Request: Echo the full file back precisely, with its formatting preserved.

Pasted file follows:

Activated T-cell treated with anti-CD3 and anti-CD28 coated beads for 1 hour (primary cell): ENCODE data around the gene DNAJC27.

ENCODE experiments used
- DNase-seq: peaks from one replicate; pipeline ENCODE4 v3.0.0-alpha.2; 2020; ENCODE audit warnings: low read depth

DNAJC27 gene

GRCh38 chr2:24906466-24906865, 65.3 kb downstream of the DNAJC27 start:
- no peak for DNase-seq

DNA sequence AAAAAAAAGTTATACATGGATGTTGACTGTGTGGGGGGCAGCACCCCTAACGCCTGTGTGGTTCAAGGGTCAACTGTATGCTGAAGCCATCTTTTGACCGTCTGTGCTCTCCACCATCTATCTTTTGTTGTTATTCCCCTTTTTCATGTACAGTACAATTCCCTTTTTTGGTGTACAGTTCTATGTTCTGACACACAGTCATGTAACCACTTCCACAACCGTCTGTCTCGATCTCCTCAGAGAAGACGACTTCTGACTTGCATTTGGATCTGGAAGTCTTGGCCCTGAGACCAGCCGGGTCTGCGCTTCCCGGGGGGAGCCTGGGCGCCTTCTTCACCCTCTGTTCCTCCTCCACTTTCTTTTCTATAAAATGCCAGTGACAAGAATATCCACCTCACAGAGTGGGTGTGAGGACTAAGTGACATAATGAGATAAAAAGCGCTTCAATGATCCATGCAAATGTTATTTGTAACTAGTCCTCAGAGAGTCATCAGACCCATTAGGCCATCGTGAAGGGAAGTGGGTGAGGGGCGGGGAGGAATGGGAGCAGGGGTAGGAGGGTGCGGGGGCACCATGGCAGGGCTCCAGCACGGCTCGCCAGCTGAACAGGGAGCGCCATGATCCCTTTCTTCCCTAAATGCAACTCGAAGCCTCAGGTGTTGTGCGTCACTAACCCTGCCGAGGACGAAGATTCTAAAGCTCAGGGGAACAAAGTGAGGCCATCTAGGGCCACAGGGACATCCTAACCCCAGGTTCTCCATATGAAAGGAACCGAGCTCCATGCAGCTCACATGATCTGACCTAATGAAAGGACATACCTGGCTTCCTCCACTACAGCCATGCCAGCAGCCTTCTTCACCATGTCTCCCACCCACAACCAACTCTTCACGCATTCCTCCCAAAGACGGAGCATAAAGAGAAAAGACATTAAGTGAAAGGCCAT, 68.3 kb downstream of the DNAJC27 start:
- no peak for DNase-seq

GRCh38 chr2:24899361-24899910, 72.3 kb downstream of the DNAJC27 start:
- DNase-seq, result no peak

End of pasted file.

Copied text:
Activated T-cell treated with anti-CD3 and anti-CD28 coated beads for 1 hour (primary cell): ENCODE data around the gene DNAJC27.

ENCODE experiments used
- DNase-seq: peaks from one replicate; pipeline ENCODE4 v3.0.0-alpha.2; 2020; ENCODE audit warnings: low read depth

DNAJC27 gene

GRCh38 chr2:24906466-24906865, 65.3 kb downstream of the DNAJC27 start:
- no peak for DNase-seq

DNA sequence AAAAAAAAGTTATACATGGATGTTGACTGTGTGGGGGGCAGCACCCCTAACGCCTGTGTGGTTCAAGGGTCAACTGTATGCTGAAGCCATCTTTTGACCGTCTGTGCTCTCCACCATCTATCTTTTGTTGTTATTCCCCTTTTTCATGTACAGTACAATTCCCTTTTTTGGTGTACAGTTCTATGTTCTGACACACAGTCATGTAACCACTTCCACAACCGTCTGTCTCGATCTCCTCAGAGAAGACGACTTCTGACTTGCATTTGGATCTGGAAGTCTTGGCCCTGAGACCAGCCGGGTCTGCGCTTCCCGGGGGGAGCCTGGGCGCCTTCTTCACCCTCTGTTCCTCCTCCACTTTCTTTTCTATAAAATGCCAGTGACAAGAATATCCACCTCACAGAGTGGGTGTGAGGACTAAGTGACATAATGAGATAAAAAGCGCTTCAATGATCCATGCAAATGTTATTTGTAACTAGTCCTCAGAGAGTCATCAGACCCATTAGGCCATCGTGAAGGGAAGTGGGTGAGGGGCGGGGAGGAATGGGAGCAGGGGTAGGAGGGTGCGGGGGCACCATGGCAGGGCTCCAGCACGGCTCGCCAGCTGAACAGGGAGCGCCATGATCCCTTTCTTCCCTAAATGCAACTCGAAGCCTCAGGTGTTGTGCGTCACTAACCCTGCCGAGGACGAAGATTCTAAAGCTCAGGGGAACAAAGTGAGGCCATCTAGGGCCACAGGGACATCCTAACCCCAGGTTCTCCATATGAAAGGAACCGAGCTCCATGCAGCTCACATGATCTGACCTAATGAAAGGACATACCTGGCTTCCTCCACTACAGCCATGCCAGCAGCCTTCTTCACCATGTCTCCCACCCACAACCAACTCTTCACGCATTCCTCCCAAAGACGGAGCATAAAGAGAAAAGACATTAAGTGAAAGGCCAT, 68.3 kb downstream of the DNAJC27 start:
- no peak for DNase-seq

GRCh38 chr2:24899361-24899910, 72.3 kb downstream of the DNAJC27 start:
- DNase-seq, result no peak